The UK’s economic interests no longer coincide with those of the EU, and certainly not with Wallonia
We can always trust the establishment-leaning parts of our broadcast media to put a grim interpretation on international events as they impact on the UK. No sooner had the EU-Canadian trade deal known as CETA failed to obtain the required approval of Wallonia, a small region of Belgium, than it was being trumpeted as a blow to the Prime Minister and the UK’s own hopes of obtaining our own agreement.
The doubters and second-guessers could not be more wrong. What the EU’s difficulty in adopting CETA shows is that the British people were right in their resolve to take the UK out of the failing European Union.
Typically the broadcast reporting of what are legally defined definitions has been sloppy. Sky News reported that the trade agreement “is supposed to allow Canada access to EU markets and vice versa” but this is untrue. This fallacy about “access” is all too common. Canada already has access to all EU markets and vice versa under World Trade Organisation rules. So does any other country, as will the UK.
The CETA deal is about preferential access and that is quite a big difference, for it involves the abolition of (mainly) EU Custom Union tariffs. It is preferential access that the UK is also seeking to achieve, but will the price be worth it and will it be against the British people voting to “take back control’ of their own country?
The record of the EU in achieving trade deals is very poor. Both Switzerland and Chile for example have more deals worth more in value than the EU. The reason the EU is so antediluvian has been shown to the world. It is near impossible to obtain the agreement of member states to sign up to trade deals that lift every boat no matter the size of the vessel.
Some member states or their regions would rather subscribe to backward-looking protectionism than embrace open-hearted trade.
The CETA deal may yet be saved by typical last-minute trade-offs cooked-up in Brussels, but even so the criticism stands. The EU is built upon external protectionism where its pernicious Customs Union tariff walls give small regions such as Wallonia an incentive to block competitive imports that could benefit customers in the rest of the EU.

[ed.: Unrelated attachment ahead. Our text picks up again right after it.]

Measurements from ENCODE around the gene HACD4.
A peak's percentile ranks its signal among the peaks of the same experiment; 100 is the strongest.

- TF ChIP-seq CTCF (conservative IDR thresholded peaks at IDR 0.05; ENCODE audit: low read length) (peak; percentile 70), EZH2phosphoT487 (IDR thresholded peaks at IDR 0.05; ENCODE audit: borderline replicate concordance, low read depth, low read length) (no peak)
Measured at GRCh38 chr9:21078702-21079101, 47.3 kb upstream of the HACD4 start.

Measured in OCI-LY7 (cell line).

I have no doubt the UK outside the EU could have crafted a superior deal with Canada that included financial services. Indeed, we could have an entirely 100% free trade deal with a country that we have always been very close to through common blood and toil.
The difficulty over the CETA negotiation, which has already taken seven years and may now fail, tells us the EU and its internal market no longer in the UK’s strategic interest. Canada’s trade with the EU is more important to it than trade with Canada is to the EU – the opposite is the case for EU-UK trade. But if the EU cannot cut a deal with as willing a partner as Canada then the EU’s prospects of achieving the same with other key economies such as the USA, China and India, to name a few, is remote.
The export of goods and services between the UK and the EU dwarves the trade between Canada and the EU. Canada is the twelfth most important trading partner of the EU, accounting for only 1.7% of the EU’s external trade, while the UK is the EU’s largest market, accounting for around eight times the Canadian amount. The £281bn EU-UK trade delivers an £110bn EU surplus against the UK.
Thus the EU has far more at stake in securing a deal with the UK than Canada and the EU have together in securing a deal between themselves. For the EU-UK negotiations this could become the crucial factor even for small protectionist EU regions who have more reason to see advantages in maintaining preferential access to the UK market.
Further, the idea that this somehow puts the Prime Minister and Leave supporters on the back foot is too pessimistic a view. For a start, the UK, as an existing member of the EU, is in complete compliance with existing EU laws and regulations in the Acquis Communautaire and so does not have to match up to technical requirements for goods and services going to the EU.
But even if the remainers are right, and a deal with the EU cannot be secured due to the self-interest and self-harming of affronted European politicians, the UK is in the stronger position – and this is what EU exporters fear. We will be free to secure our own trade deals with a kaleidoscope of growing economies while the EU will continue to stagnate.
UK trade with the EU has dropped from 63% of goods and services in 1999 to 43% today and is expected to be at 35% by 2025. The EU has been the world’s economic growth deadweight for a generation now, holding everyone back while trumpeting a fallacious success.
The UK should not need to wait on the word of Wallonia, and after we leave the there will be no such restraint. Theresa May and Liam Fox are already informally teeing-up agreements with India and at least 26 other nations that have expressed an interest in bilateral deal with us.
The UK’s economic interests no longer coincide with those of the EU, and certainly not with Wallonia. That being the case, we should make it clear to our friends in the EU that we are willing to negotiate a deal in the two years that follow from the triggering of Article 50, but they must understand that for us no deal will be better than a bad deal. The government should be willing to forgo preferential access to their internal market if the price is too high or the talks take too long. Liam Fox should clear his diary and get over to Canada to reassure its people that the UK wants its own deal – one that will further cement our common bond. Our future is in trading with our eyes on international horizons, open to the whole world and not held back by protectionist remainers in Britain or Wallonian politicians and their like in the EU.